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5.2: Working for Ethically Complicated Organizations

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    • Anonymous
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    Learning Objectives

    1. Define reasons why an organization’s work may be viewed as unethical.
    2. Consider how working for ethically troubling organizations can be managed.

    The Psilocybin Project

    The Harvard Psilocybin Project began in 1960 and included some of the university’s leading and most innovative professors, especially from the psychology and related departments. One of their projects—the Concord Prison Experiment—used the newly developed drug psilocybin on inmates. Professors wanted to discover whether the medication could reduce antisocial behavior and recidivism. Another project, this one carried out in tandem with the Harvard Divinity School, used the same drug to experiment with the bond felt between young theology students and their chosen profession. In both cases, significant, even mind-blowing success was initially reported.

    The experiments didn’t last. Other Harvard professors raised questions about the ethics of using this drug on humans. An intense conflict erupted in the university. The ethical propriety of the entire Psilocybin Project, the decision came down, was, in fact doubtful. That quickly led to the project’s shuttering and then to the dismissal of several well-known professors who protested too loudly in favor of their work and its value, both scientific and moral.

    Not all of those fired professors just went away. Outside the university some continued defending their work with principled stands and meticulous arguments. One of those defenders, Dr. Leary, achieved such broad public recognition that he ended up being mentioned in a song by The Who.

    Not only did Timothy Leary defend the Psilocybin Project from outside university walls, he also continued with his avid experimentation. Pretty soon the experiments weren’t only outside the university, they were also outside the law because psilocybin, like its close relative LSD (lysergic acid diethylamide), was categorized as an illegal substance.

    Is it immoral to experiment on people—especially on prisoners who may feel pressured to participate—with psychedelic drugs, concretely with magic mushrooms (the organic source of psilocybin)? Assume just for the sake of argument that it is wrong and the experiments were immoral. Now who should feel guilty? The leaders of the Psilocybin Project seem like good candidates since they knew exactly what was going on, and they were the ones handing the doses over. What about the graduate students who followed their professor’s lead and joined in the distribution and application of the drugs? Or the administrators at the university who financed the project but maybe didn’t know exactly what the experiments involved? What about the undergrads whose tuition money paid for all this? What about the chemists who derived the substance from mushrooms? Or the lab techs who actually made the stuff? What about the secretary who happened to be assigned to work in the psych department and processed some of the paperwork? Where do we draw the line?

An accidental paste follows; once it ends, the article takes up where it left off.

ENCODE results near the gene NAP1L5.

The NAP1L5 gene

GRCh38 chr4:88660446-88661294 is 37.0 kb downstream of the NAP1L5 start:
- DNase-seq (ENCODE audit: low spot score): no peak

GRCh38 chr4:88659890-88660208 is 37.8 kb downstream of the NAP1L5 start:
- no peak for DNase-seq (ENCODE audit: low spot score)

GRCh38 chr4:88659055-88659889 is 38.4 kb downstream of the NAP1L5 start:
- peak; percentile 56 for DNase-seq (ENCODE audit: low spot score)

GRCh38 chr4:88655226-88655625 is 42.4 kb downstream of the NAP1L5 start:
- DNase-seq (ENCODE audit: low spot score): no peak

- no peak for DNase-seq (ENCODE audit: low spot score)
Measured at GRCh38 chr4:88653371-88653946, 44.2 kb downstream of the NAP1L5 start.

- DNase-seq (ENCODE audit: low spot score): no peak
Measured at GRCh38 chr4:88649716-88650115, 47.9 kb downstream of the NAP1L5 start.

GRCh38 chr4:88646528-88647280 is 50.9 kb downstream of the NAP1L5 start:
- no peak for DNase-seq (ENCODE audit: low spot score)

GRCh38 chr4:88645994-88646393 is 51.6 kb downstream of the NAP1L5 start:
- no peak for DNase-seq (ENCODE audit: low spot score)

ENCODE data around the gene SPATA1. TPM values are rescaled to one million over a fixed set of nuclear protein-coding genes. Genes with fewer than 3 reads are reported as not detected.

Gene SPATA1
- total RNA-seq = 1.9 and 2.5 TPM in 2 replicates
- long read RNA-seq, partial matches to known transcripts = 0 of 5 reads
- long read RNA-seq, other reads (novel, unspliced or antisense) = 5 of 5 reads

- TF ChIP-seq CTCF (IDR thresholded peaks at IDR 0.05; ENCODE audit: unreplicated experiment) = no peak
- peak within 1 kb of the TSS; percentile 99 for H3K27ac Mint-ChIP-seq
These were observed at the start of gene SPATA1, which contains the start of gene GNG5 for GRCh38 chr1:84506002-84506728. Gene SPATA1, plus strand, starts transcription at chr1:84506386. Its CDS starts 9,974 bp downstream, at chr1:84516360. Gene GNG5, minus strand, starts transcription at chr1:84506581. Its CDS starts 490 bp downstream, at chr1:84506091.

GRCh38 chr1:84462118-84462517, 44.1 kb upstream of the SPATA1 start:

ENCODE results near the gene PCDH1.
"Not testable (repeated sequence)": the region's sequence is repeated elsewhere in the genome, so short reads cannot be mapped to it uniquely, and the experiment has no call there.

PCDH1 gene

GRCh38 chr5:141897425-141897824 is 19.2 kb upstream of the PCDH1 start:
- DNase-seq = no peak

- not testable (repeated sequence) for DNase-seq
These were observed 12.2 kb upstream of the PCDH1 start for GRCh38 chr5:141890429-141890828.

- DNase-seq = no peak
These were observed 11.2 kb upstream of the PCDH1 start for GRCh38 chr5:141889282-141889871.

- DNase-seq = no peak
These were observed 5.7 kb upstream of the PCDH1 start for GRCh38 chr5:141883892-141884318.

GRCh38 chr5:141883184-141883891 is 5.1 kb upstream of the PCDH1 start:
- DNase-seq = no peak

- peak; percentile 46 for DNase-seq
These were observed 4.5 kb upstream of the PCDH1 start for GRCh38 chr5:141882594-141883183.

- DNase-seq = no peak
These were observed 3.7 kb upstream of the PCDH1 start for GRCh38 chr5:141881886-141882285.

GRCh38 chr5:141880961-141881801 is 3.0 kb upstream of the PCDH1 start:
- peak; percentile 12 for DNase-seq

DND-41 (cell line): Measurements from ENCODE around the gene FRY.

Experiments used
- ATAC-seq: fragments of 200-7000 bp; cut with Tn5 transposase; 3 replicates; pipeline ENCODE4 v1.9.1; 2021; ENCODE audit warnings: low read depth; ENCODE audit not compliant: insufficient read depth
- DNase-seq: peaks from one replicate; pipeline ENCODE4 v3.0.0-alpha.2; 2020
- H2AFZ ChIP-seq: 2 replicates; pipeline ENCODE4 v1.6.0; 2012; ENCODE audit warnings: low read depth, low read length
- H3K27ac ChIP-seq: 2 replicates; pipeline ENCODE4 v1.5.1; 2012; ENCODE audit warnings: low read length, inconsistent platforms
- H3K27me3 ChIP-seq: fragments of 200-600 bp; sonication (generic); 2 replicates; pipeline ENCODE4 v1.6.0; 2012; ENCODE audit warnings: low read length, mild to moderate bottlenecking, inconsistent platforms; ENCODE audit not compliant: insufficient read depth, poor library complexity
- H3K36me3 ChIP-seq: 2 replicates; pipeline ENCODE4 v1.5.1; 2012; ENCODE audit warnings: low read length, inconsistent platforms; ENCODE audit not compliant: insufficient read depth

One of the most difficult constellations of questions facing conscientious job seekers is: what kind of organization is it OK to work for? Specifically, to what extent am I personally responsible for the things my company does? There are the two questions here:

    1. What makes a company’s work—or a university’s, or a nonprofit organization’s—unethical?
    2. I’ve got an attractive job offer from an unethical organization: can I work there anyway?

    What Makes an Organization’s Work Unethical?

    In a world spattered with poverty and desperation, exploitation of workers is one of the most frequently cited areas of corporate abuse. Advocacy organizations peopled by volunteers who enjoy traveling have proven very effective at locating and drawing attention to overseas sweatshops. The Nike company pays athletes millions to break a sweat for a few hours so they can get some good action video for commercials selling athletic shoes, but they pay sewers in Asia only a few dollars to sweat all day long making those shoes. And what about the cameraman hired to shoot the commercial? He’s earning a lot more than the sewer, but his wages are still closer to the sweatshop level than the NBA star level.

    In An Economic Analysis of a Drug-Selling Gang’s Finances, authors Steve Levitt and Sudhir Alladi Venkatesh report on a drug gang studied over the course of several years. It turned out that the street dealers weren’t even getting minimum wage for their dangerous efforts: about $200 a month for dealing. Above them, however, the gang leader made between $4,000 and $11,000 a month. It’s unclear whether he paid taxes.Steven D. Levitt and Sudhir Alladi Venkatesh, “An Economic Analysis of a Drug-Selling Gang’s Finances,” Quarterly Journal of Economics 115 (August 3, 2000): 755–89.

    Questions about wages and sweatshops will be pursued more fully in later chapters, but here it’s enough to note that vast discrepancies in wages throughout a company raise concerns that the organization is exploiting employees. That may lead job seekers to think twice before signing on, even if they’re not the ones being exploited.

    Exploitation of consumers is another murky direction. It’s true that many immigrants from Asia, Latin America, and elsewhere received interest-only home loans in the early 2000s with repayment schedules beginning low but later ballooning to monstrous levels. It’s also true that no one forced them to sign the contract; they hold responsibility for their acts, no doubt. However, considering their imperfect English and little knowledge of the American world, is it fair for the mortgage company to even offer these kinds of loans, which seem more predatory than cooperative?

    Tobacco companies selling addiction sticks, which sometimes become cancer sticks, aren’t clearly removed from charges of exploiting their own buyers.